Over time, the population of a Congressional district changes. Ohio’s Twenty-First District in 1954 was almost evenly divided between blacks and whites, with the white folks largely being Democrats and the African-American population still largely supporting the Republican Party. The eventual Republican nominee inside the Twenty-First District was seventy-eight year-old Francis E. Young, a former state representative who had helped to found Cleveland’s local chapter of the NAACP and had been active in the postal workers’ union. Local allegiances were also beginning to change, as evidenced by the candidacy of John Holly inside the Democratic primary. Holly was the founder and head of the Negro Future Outlook League in Cleveland. Eventually, the district would become a majority black district and elect Louis Stokes to Congress.
Congressman Crosser confidently expected to be renominated in the Democratic primary and was surprised to be upset by Charles Vanik by just over 500 votes. The weather on Election Day was terrible and many voters were complacent and many of Crosser’s supporters did not bother to go to the polls. Robert Crosser was reputed to be bitter at his defeat and clearly did not wish to retire. In late November of 1954, Crosser made the announcement he would run for Clerk of the House, a statement which was greeted by a deafening silence. Nothing more was heard about Crosser’s candidacy to become Clerk of the House.
As Robert Crosser’s time in the House was coming to an end, colleagues began paying tribute to his service. John Shelley, a California Democrat, praised Crosser for what the Ohioan had done for railroad workers. “The Railway Labor Act of 1934 and Railroad retirement acts of 1934 and 1935 were something more than enlightened legislation for the special benefit of railroad labor,” Shelley said. “In writing those measures and securing their enactment, Bob Crosser blazed the trail for much of the great social welfare legislation which came into being in succeeding years of Franklin D. Roosevelt’s administration.”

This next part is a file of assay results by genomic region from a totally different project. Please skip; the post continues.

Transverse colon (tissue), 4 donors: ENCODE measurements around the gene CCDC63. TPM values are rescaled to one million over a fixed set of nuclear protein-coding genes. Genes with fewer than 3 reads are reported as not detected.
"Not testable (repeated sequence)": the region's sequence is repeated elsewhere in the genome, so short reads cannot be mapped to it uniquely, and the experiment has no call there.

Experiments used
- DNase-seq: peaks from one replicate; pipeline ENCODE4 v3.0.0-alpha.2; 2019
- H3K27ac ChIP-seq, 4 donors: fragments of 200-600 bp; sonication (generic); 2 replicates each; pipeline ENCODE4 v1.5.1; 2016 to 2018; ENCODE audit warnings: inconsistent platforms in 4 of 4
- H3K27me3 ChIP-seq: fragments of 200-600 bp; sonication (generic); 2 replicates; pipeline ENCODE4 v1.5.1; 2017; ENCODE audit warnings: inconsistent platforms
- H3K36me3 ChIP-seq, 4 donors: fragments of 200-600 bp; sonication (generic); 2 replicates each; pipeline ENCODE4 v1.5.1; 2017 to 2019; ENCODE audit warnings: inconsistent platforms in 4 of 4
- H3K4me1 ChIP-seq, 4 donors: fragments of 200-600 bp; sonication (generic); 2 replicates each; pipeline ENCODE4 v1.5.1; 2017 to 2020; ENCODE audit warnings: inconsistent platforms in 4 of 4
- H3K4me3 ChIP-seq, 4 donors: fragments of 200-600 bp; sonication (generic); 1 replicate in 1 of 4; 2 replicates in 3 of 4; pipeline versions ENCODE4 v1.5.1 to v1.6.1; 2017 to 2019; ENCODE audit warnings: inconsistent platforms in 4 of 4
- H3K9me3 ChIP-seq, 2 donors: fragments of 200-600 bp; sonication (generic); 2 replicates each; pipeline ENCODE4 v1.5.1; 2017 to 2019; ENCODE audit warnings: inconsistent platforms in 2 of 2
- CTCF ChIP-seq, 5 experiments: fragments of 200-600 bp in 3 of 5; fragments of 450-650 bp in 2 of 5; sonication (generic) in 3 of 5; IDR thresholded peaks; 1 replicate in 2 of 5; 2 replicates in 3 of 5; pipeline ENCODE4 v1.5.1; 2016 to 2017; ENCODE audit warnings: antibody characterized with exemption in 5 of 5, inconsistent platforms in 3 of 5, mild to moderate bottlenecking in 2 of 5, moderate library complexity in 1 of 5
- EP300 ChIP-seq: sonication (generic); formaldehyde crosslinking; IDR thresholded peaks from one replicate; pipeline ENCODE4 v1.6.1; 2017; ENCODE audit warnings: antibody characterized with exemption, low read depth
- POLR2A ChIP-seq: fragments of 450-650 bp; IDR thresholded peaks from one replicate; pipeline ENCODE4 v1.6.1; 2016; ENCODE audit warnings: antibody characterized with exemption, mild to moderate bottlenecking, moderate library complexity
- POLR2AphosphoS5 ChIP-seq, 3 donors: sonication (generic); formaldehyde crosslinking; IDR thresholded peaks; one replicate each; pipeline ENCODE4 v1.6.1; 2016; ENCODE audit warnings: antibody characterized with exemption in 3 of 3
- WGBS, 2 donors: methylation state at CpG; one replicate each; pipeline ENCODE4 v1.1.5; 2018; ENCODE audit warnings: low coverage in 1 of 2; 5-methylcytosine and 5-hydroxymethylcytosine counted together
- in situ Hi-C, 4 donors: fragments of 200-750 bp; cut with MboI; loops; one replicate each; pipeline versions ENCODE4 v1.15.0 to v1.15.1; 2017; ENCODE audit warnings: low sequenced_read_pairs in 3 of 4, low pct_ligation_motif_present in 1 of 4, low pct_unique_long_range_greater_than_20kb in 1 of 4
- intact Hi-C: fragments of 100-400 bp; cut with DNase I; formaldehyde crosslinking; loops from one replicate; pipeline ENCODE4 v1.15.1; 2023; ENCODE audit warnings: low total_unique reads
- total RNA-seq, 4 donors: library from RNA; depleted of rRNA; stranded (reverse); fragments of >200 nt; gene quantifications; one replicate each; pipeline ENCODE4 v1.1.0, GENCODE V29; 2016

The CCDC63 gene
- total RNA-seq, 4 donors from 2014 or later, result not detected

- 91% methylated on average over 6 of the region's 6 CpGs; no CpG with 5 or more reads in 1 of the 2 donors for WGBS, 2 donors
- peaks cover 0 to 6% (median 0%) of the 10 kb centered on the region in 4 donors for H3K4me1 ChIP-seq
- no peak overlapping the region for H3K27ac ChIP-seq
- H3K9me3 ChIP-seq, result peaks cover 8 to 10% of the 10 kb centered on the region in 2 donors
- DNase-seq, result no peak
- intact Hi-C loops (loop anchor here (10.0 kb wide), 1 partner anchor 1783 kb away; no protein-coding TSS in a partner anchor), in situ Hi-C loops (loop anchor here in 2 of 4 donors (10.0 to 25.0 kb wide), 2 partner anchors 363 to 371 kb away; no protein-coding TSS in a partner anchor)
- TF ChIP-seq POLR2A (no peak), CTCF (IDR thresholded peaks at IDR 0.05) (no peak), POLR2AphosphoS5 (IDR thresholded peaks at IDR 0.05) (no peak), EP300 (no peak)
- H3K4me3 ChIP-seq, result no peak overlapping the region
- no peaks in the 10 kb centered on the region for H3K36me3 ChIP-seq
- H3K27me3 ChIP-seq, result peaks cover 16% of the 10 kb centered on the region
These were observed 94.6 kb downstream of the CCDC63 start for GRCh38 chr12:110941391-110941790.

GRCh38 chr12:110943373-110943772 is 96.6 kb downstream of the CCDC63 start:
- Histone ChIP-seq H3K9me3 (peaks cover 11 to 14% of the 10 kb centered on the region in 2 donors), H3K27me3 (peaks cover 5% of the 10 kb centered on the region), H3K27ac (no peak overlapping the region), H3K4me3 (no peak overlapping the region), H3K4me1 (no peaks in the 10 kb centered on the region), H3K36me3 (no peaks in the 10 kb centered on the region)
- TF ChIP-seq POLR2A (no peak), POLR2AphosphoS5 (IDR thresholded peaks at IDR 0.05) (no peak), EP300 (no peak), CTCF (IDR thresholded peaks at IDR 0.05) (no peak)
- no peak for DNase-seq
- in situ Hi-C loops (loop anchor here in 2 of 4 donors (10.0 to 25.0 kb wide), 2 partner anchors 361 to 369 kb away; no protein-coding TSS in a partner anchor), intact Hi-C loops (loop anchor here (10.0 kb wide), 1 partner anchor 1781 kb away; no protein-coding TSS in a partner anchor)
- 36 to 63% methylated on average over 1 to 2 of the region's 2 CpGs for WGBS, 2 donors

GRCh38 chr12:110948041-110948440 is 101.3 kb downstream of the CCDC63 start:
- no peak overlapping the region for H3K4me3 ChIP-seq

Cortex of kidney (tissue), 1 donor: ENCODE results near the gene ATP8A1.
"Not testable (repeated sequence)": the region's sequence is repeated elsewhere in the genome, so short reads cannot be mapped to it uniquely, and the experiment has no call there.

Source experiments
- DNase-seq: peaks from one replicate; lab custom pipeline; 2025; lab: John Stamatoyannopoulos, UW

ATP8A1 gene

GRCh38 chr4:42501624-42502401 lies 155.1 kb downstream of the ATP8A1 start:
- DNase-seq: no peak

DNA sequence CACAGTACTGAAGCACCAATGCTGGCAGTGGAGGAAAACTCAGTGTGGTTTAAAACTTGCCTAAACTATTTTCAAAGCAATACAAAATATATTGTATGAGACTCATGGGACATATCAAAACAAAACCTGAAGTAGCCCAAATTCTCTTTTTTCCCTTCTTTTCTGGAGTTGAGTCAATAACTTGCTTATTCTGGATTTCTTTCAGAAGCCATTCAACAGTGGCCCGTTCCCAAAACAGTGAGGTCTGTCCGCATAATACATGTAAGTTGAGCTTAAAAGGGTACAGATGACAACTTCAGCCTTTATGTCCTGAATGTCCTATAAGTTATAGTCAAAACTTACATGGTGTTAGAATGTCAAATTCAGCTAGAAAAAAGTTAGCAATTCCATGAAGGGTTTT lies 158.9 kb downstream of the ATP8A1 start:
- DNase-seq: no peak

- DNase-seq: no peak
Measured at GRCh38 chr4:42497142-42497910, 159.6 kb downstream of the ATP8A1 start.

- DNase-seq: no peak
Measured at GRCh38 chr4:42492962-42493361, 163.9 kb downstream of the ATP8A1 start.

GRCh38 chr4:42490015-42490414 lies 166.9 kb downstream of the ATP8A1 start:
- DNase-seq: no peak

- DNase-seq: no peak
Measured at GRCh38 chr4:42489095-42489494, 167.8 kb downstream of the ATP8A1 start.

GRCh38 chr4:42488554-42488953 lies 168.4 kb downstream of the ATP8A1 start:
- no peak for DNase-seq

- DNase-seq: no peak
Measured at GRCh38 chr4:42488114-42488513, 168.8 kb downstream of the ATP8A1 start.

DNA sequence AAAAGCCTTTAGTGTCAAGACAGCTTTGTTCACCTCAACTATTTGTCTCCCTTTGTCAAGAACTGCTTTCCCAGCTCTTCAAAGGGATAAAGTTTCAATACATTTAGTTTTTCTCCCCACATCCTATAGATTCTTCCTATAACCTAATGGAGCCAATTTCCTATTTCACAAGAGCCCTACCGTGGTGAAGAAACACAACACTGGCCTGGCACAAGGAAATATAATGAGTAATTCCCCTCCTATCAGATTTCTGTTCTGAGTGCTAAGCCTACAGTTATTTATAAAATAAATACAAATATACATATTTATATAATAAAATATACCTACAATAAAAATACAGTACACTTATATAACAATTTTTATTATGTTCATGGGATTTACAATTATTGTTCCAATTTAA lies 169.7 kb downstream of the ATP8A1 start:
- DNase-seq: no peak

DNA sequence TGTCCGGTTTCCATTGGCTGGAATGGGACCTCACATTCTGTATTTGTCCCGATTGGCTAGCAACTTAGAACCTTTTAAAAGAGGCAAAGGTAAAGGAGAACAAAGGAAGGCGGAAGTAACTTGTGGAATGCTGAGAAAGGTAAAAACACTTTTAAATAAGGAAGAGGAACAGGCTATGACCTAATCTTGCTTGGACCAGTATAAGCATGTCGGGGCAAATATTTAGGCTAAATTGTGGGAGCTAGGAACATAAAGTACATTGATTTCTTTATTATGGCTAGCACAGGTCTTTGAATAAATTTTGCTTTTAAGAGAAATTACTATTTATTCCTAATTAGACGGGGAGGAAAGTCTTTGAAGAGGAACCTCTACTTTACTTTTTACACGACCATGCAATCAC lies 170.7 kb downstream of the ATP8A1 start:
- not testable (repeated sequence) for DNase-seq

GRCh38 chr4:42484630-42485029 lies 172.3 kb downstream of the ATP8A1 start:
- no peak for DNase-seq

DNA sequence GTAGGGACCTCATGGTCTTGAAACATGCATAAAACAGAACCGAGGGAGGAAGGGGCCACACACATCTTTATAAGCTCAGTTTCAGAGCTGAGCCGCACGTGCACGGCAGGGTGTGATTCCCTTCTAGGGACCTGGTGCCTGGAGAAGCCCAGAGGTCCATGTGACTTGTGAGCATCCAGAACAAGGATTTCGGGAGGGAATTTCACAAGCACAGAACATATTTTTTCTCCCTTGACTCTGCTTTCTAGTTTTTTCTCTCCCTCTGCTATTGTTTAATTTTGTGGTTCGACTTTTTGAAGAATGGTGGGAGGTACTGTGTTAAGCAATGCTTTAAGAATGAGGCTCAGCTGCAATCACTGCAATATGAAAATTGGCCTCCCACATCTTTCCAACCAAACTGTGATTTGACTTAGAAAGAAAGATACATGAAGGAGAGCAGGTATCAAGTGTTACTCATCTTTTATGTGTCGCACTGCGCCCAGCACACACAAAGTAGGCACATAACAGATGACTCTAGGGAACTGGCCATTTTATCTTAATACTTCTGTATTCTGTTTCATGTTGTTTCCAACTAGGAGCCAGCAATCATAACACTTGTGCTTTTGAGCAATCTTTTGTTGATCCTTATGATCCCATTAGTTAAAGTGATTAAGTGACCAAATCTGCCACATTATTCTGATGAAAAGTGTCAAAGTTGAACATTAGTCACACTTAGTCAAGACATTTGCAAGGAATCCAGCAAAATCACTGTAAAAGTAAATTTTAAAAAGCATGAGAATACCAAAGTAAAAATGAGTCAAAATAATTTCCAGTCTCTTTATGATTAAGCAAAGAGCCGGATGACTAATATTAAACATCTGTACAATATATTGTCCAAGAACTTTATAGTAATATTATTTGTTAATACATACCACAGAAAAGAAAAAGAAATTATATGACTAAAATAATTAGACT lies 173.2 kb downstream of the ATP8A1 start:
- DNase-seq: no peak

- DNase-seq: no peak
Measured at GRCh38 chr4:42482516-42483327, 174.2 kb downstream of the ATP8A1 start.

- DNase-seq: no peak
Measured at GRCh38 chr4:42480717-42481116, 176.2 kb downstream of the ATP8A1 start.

Perhaps the most fitting tribute came from Speaker of the House Sam Rayburn, who said, “I never knew a man in or out of public life that I thought had a higher sense of justice, a greater devotion to public service and trying to serve his day and generation well and make this country better while he lived and leave it better for those who came after than Bob Crosser.”
In his own farewell speech to Congress, Robert Crosser said as he looked back over his own career, he was proud he had stuck with his own beliefs, irrespective of the political consequences. “We often hear sentimental balderdash about dying for one’s faith,” Crosser said. The old congressman then softly quoted from a poem by Ernest Crosby, which began:
“So he died for his faith. That is fine.
“More than most of us do.
“But say, can you add to that line.
“That he lived for it, too.”
Robert Crosser retired to his home in Bethesda, Maryland where he spent the two years of his retirement reading and writing. Until the very end of his life, his mind was clear and he died four days before his eighty-third birthday. Robert Crosser had lived for his faith and beliefs, too.